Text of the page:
Starting Your College Business Without VC Funding
This is Part 1 of our Back to College series, which aims to help college students thrive as small business owners. To view all the posts in the series, click here.
If you’re an entrepreneurial sort, especially an entrepreneurial sort pursuing a degree and later a career in business, it’s way better to have a part-time college business than a part-time college job. If it never blooms into a full-time concern, you make a little beer money and build both your resume and practical experience. If it does become a “real” business, you have an automatic job after graduation.
Trouble is, venture capitalists won’t touch a student-run business with a ten-foot high-interest loan. There’s just not anybody experienced enough in the driver’s seat. That doesn’t mean you can’t fund an operation between study sessions. You just have to get more creative. For example:
College businesses don’t have to start huge. A small operation with low expenses can buy you some pizza while leaving enough to expand just a little next semester. And that slightly-expanded business can generate enough to expand further with each cycle. By senior year, you can have grown your company enough to try it full time once you get your degree. This doesn’t work for all models, but can be the cheapest way to build your business while letting you scale effort.
If you get a good student loan or student grant offer, you will receive more funds than you need for tuition and books. Those are intended for living expenses so you don’t have to work as much during school, but if you find a way to live for cheap you could use the excess to invest in your company. This is a good news/bad news situation. The good news is student loans often have lower interest rates than other forms of credit. The bad news is they stick with you even after a bankruptcy. Think carefully before using this funding source.
At the beginning of each semester, you’ll find kiosks offering credit cards to new students. Those cards have low limits, but might offer enough advance money to get your business off the ground. Be careful here: these are high-risk cards to the bank, and come with super-high interest and fees. It’s likely the priciest way to fund your company, so look to other options before falling back on this. Alternatively, keep a card open as an emergency fund while getting your main capital from elsewhere.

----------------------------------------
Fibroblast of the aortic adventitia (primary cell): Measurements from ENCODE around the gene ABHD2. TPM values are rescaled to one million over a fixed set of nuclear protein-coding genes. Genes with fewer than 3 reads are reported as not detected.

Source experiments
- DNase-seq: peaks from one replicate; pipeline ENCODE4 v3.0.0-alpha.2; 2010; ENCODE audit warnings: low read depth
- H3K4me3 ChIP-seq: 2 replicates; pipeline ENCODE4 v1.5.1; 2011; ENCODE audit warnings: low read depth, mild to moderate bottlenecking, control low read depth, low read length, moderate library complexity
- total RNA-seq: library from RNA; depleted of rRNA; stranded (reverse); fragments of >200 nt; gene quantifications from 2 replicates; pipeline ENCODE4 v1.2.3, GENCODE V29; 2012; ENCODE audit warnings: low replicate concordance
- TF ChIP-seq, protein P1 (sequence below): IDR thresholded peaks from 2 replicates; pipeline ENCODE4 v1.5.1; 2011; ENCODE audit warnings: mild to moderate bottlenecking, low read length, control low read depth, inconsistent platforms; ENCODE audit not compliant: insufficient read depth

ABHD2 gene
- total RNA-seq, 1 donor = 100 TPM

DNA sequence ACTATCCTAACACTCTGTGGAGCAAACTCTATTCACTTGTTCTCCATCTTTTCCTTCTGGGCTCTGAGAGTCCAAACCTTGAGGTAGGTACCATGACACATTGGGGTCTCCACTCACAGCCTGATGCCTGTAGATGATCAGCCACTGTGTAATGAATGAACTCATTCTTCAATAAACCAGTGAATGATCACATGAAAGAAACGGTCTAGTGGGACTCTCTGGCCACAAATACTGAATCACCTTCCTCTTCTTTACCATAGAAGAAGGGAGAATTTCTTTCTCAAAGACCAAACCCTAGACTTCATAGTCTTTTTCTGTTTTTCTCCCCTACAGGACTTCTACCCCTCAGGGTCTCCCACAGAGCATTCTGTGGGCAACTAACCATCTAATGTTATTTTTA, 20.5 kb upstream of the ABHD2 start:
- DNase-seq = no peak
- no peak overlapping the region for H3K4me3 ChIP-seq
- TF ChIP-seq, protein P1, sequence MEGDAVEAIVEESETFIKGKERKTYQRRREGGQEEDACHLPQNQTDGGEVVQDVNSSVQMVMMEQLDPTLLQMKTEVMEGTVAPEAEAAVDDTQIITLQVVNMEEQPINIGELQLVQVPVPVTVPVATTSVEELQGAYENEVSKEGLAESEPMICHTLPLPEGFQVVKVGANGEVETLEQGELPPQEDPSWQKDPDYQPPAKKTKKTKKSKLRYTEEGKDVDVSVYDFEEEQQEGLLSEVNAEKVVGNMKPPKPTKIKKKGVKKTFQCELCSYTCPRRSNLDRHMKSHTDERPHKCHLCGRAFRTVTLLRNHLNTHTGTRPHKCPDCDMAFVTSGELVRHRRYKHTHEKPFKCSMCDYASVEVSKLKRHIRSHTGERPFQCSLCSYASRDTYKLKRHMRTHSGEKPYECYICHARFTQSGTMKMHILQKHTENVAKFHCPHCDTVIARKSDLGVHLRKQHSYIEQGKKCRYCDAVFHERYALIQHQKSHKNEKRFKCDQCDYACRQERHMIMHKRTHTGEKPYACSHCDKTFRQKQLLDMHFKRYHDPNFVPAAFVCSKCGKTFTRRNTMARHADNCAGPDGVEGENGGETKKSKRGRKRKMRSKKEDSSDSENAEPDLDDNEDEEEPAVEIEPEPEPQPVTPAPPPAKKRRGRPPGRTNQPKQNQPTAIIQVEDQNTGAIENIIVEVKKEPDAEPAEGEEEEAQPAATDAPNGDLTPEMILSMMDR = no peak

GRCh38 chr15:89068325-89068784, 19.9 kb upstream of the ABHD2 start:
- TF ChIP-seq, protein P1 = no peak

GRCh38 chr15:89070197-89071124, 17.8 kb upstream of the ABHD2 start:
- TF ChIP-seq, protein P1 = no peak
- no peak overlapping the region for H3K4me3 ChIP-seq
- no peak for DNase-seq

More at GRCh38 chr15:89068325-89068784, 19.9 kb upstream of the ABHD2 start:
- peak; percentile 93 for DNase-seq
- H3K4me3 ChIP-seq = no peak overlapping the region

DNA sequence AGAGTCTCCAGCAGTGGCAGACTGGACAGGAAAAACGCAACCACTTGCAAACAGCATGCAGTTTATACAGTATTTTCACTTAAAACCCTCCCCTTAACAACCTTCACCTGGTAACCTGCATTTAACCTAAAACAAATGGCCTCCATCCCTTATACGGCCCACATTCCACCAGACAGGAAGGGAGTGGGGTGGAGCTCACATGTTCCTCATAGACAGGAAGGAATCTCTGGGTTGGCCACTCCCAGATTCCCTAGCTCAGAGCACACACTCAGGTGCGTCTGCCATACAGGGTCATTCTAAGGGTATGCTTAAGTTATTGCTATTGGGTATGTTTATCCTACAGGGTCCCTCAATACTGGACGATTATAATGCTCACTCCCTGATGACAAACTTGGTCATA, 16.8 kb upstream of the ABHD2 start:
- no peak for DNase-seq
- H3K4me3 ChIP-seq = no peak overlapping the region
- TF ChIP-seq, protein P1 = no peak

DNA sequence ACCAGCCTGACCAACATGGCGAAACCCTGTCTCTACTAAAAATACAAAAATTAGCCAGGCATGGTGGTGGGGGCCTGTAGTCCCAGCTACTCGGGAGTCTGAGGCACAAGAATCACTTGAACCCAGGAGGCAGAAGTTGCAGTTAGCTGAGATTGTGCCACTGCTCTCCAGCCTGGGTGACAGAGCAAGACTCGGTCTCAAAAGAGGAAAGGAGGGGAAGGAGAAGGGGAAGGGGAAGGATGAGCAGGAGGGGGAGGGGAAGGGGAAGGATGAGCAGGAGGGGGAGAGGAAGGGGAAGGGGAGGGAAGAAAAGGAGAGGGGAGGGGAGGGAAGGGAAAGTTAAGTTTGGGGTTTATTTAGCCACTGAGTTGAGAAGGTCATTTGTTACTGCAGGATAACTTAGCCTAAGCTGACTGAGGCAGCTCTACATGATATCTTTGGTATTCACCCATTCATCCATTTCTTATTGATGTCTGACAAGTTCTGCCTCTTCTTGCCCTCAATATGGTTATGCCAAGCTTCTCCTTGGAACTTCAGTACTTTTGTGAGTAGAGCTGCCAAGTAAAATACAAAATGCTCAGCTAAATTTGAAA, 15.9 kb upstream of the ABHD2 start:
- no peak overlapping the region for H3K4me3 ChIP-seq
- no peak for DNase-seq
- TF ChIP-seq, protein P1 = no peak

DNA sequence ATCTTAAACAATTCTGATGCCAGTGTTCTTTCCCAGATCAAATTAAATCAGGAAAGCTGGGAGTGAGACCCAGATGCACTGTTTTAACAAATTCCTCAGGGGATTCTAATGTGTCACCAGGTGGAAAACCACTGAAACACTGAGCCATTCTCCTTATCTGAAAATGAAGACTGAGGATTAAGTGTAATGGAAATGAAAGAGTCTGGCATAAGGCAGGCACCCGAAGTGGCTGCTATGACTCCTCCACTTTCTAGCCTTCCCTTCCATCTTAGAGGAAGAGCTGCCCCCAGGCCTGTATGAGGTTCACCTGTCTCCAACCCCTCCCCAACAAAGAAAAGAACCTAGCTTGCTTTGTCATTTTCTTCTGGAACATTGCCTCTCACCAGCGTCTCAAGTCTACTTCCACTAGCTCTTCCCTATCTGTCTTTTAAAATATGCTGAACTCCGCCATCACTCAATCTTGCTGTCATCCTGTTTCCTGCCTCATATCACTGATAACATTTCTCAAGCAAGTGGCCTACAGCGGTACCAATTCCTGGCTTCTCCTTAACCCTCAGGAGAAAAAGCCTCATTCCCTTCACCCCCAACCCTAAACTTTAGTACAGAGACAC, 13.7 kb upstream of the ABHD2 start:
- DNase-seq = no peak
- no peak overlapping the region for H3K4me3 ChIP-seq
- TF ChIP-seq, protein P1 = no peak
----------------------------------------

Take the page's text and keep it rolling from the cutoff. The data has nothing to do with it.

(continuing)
Mom and Dad
If you go this route, you won’t be the first young entrepreneur to get starting funds from parents or other family members. It’s between you and your relative whether this money is a loan, a gift, or an investment against future corporate earnings. It’s not that important which form the money takes, but it’s very important that everybody agree what it is. You accepting as a gift what was meant as a loan can seriously strain Christmas dinners for years to come.
Some universities (and community colleges and trade schools) have entrepreneurial groups on campus that mentor students interested in starting their own businesses. Some of these offer either direct grants or help getting access to grants available to student entrepreneurs. Even if student groups at your college don’t offer the funding, it’s good to get involved. You’ll have access to mentoring, work space, tools, and expertise you won’t find on your own.
Grants for Students
National, state, local, and special district entities all offer various grants for students, women, minorities, and others to help them start a business no matter what stage of life they’re in. Many trade organizations, local Chambers of Commerce, service groups like Elks and Rotary, and student unions also provide some funding. Research everything you can about where to access funds like this. You might be surprised how many options exist. (One advantage of this particular option is that, if you’re a student who had to hustle to find scholarships, you already have strong recent experience in finding the best groups to fund your needs).
Banks and credit unions are a nonstarter for funding a college business. The principles have neither the experience nor the credit history to attract their interest. Online lenders are different. They analyze whether or not to fund a small business based on projected income, industry statistics, and the strength of the business model. Although these loans are often more expensive than a traditional bank loan, your potential profits still make them cost effective.
Bottom line: being a college student doesn’t mean you have to go without funding for your Great Big Idea. It just means you might have to hunt a little further to get that funding in place. Any of the above ideas, or a combination of two or three, might be just what you need to make it happen.